I'm trying to identify a short story which I recall reading many years ago.

A series (i think) progressing into the future, similar to Harry Harrisons "One step from earth" but details the progress of a computer type device over millennia. The story I recall ends with the "computer" after many calculations works out how to reverse entropy and ends with a Biblical quote.

  • 1
    Are these stories in the same collection? If not, you should really ask two separate questions – Jason Baker Sep 10 '15 at 22:00
  • If you have two questions, please ask two questions. – Valorum Sep 10 '15 at 22:31
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    The other story is Aurthur C. Clarke's Armaments Race. – Joe L. Sep 11 '15 at 1:02
  • Joe L. From the anthology 'Tales of the White Hart'. – Jayessell Sep 11 '15 at 11:07
  • Brings to mind another book "Diaspora" by Greg Egan with intelligences that are almost virtual and nebulous descendants of stored human machine intelligences that ends in self realisation that none of it matters in the end. - en.wikipedia.org/wiki/Diaspora_(novel) – KalleMP Apr 11 '17 at 13:35

The story about the computer that "works out how to reverse entropy and ends with a Biblical quote" is Isaac Asimov's short story "The Last Question", part of his Multivac series, which was also the answer to the question Let There Be Light Story Identification. First published in Science Fiction Quarterly, November 1956, it's available at the Internet Archive. From the Wikipedia plot summary of "The Last Question":

The story deals with the development of universe-scale computers called Multivacs and their relationships with humanity through the courses of seven historic settings, beginning in 2061. In each of the first six scenes a different character presents the computer with the same question; namely, how the threat to human existence posed by the heat death of the universe can be averted. The question was: "How can the net amount of entropy of the universe be massively decreased?" This is equivalent to asking: "Can the workings of the second law of thermodynamics (used in the story as the increase of the entropy of the universe) be reversed?" Multivac's only response after much "thinking" is: "INSUFFICIENT DATA FOR MEANINGFUL ANSWER."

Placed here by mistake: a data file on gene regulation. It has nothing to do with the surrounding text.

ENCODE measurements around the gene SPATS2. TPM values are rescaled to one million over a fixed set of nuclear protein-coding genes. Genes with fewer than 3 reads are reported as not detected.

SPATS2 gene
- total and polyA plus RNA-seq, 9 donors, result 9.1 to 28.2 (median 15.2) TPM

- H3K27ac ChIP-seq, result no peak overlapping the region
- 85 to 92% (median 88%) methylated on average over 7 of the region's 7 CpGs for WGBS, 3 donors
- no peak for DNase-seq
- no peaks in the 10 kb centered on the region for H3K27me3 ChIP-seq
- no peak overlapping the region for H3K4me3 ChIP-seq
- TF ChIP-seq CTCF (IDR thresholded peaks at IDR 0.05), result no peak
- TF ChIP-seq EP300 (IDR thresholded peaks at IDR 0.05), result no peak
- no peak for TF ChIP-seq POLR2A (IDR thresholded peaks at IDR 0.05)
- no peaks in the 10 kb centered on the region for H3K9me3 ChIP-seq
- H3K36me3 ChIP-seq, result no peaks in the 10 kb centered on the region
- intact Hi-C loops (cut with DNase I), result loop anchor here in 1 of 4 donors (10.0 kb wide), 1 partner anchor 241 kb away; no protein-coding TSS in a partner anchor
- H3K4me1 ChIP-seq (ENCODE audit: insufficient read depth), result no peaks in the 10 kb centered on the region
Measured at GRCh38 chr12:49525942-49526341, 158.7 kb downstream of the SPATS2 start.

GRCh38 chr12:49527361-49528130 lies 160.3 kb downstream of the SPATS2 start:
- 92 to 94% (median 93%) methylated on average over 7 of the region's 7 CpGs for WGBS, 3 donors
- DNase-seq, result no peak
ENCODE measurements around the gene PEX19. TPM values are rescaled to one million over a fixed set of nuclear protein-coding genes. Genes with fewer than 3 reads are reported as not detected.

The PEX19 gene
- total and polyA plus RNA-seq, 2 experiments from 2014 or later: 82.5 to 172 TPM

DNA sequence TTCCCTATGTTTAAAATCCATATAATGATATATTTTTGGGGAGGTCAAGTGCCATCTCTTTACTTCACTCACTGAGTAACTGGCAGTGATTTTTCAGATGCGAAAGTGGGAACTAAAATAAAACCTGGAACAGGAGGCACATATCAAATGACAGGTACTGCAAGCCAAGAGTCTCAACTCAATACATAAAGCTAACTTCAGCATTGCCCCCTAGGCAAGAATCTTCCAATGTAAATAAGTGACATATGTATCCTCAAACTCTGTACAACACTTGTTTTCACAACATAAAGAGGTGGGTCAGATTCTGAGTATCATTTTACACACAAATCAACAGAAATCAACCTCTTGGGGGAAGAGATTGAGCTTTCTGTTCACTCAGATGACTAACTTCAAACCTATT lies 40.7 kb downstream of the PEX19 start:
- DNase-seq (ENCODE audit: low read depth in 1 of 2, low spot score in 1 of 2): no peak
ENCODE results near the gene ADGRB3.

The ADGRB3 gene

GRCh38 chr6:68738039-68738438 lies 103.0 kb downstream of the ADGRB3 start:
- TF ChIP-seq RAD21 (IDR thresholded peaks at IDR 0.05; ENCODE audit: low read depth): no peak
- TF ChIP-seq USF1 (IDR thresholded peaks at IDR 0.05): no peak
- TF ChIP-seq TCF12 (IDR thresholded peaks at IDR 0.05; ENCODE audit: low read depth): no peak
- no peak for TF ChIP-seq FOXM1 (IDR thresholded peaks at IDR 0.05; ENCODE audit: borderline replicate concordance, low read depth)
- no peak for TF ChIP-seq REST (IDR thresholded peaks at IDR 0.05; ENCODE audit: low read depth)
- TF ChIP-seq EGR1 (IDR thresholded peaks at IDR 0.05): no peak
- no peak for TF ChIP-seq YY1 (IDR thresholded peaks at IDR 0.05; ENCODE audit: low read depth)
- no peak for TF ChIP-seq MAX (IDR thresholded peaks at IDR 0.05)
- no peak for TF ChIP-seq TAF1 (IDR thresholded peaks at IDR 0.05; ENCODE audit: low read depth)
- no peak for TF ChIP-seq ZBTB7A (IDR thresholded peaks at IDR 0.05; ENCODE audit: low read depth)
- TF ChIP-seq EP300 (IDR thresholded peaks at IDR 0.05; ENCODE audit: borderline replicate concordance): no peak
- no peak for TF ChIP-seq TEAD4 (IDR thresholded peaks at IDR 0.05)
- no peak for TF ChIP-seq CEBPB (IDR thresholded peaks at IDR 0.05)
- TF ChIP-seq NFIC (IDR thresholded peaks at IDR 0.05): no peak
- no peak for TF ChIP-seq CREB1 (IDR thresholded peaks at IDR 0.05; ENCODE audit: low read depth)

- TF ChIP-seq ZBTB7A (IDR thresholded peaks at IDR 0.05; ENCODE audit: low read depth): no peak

The story jumps forward in time into later eras of human and scientific development. In each of these eras someone decides to ask the ultimate "last question" regarding the reversal and decrease of entropy. Each time, in each new era, Multivac's descendant is asked this question, and finds itself unable to solve the problem. Each time all it can answer is an (increasingly sophisticated, linguistically): "THERE IS AS YET INSUFFICIENT DATA FOR A MEANINGFUL ANSWER."

In the last scene, the god-like descendant of humanity (the unified mental process of over a trillion, trillion, trillion humans that have spread throughout the universe) watches the stars flicker out, one by one, as matter and energy ends, and with it, space and time. Humanity asks AC, Multivac's ultimate descendant, which exists in hyperspace beyond the bounds of gravity or time, the entropy question one last time, before the last of humanity merges with AC and disappears. AC is still unable to answer, but continues to ponder the question even after space and time cease to exist. Eventually AC discovers the answer, but has nobody to report it to; the universe is already dead. It therefore decides to answer by demonstration. The story ends with AC's pronouncement,

The story ends with a quote from Genesis:

And AC said: "LET THERE BE LIGHT!" And there was light—

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